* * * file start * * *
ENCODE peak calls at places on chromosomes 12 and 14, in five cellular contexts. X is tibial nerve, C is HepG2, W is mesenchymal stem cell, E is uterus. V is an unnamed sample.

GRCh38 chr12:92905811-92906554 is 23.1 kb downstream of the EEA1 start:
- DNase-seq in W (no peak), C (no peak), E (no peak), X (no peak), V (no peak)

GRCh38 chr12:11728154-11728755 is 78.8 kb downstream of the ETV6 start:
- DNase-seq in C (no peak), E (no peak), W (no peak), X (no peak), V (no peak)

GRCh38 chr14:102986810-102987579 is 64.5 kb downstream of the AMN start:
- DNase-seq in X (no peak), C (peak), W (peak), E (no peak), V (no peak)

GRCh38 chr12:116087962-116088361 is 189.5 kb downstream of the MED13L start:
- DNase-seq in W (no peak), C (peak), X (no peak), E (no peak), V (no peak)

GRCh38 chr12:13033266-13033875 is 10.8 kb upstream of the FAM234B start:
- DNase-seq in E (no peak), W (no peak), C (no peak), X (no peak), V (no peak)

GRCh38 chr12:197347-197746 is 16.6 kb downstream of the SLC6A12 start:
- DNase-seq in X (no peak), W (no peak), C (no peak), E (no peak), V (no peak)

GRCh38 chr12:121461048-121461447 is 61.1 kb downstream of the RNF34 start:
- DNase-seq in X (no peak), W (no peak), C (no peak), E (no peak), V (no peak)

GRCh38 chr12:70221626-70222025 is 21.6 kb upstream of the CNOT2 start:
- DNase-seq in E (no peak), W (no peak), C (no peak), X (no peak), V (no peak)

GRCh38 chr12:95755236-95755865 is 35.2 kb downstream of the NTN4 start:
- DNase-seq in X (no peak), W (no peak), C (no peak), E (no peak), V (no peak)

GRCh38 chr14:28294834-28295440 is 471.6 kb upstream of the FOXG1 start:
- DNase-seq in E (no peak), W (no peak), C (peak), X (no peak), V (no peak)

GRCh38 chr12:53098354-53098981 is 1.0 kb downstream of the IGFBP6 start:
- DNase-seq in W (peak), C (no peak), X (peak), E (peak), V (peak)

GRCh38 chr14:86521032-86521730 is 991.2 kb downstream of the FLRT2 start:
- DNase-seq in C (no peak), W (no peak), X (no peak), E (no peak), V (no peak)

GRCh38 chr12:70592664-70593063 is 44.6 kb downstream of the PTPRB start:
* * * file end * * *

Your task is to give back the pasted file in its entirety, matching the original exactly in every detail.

ENCODE peak calls at places on chromosomes 12 and 14, in five cellular contexts. X is tibial nerve, C is HepG2, W is mesenchymal stem cell, E is uterus. V is an unnamed sample.

GRCh38 chr12:92905811-92906554 is 23.1 kb downstream of the EEA1 start:
- DNase-seq in W (no peak), C (no peak), E (no peak), X (no peak), V (no peak)

GRCh38 chr12:11728154-11728755 is 78.8 kb downstream of the ETV6 start:
- DNase-seq in C (no peak), E (no peak), W (no peak), X (no peak), V (no peak)

GRCh38 chr14:102986810-102987579 is 64.5 kb downstream of the AMN start:
- DNase-seq in X (no peak), C (peak), W (peak), E (no peak), V (no peak)

GRCh38 chr12:116087962-116088361 is 189.5 kb downstream of the MED13L start:
- DNase-seq in W (no peak), C (peak), X (no peak), E (no peak), V (no peak)

GRCh38 chr12:13033266-13033875 is 10.8 kb upstream of the FAM234B start:
- DNase-seq in E (no peak), W (no peak), C (no peak), X (no peak), V (no peak)

GRCh38 chr12:197347-197746 is 16.6 kb downstream of the SLC6A12 start:
- DNase-seq in X (no peak), W (no peak), C (no peak), E (no peak), V (no peak)

GRCh38 chr12:121461048-121461447 is 61.1 kb downstream of the RNF34 start:
- DNase-seq in X (no peak), W (no peak), C (no peak), E (no peak), V (no peak)

GRCh38 chr12:70221626-70222025 is 21.6 kb upstream of the CNOT2 start:
- DNase-seq in E (no peak), W (no peak), C (no peak), X (no peak), V (no peak)

GRCh38 chr12:95755236-95755865 is 35.2 kb downstream of the NTN4 start:
- DNase-seq in X (no peak), W (no peak), C (no peak), E (no peak), V (no peak)

GRCh38 chr14:28294834-28295440 is 471.6 kb upstream of the FOXG1 start:
- DNase-seq in E (no peak), W (no peak), C (peak), X (no peak), V (no peak)

GRCh38 chr12:53098354-53098981 is 1.0 kb downstream of the IGFBP6 start:
- DNase-seq in W (peak), C (no peak), X (peak), E (peak), V (peak)

GRCh38 chr14:86521032-86521730 is 991.2 kb downstream of the FLRT2 start:
- DNase-seq in C (no peak), W (no peak), X (no peak), E (no peak), V (no peak)

GRCh38 chr12:70592664-70593063 is 44.6 kb downstream of the PTPRB start: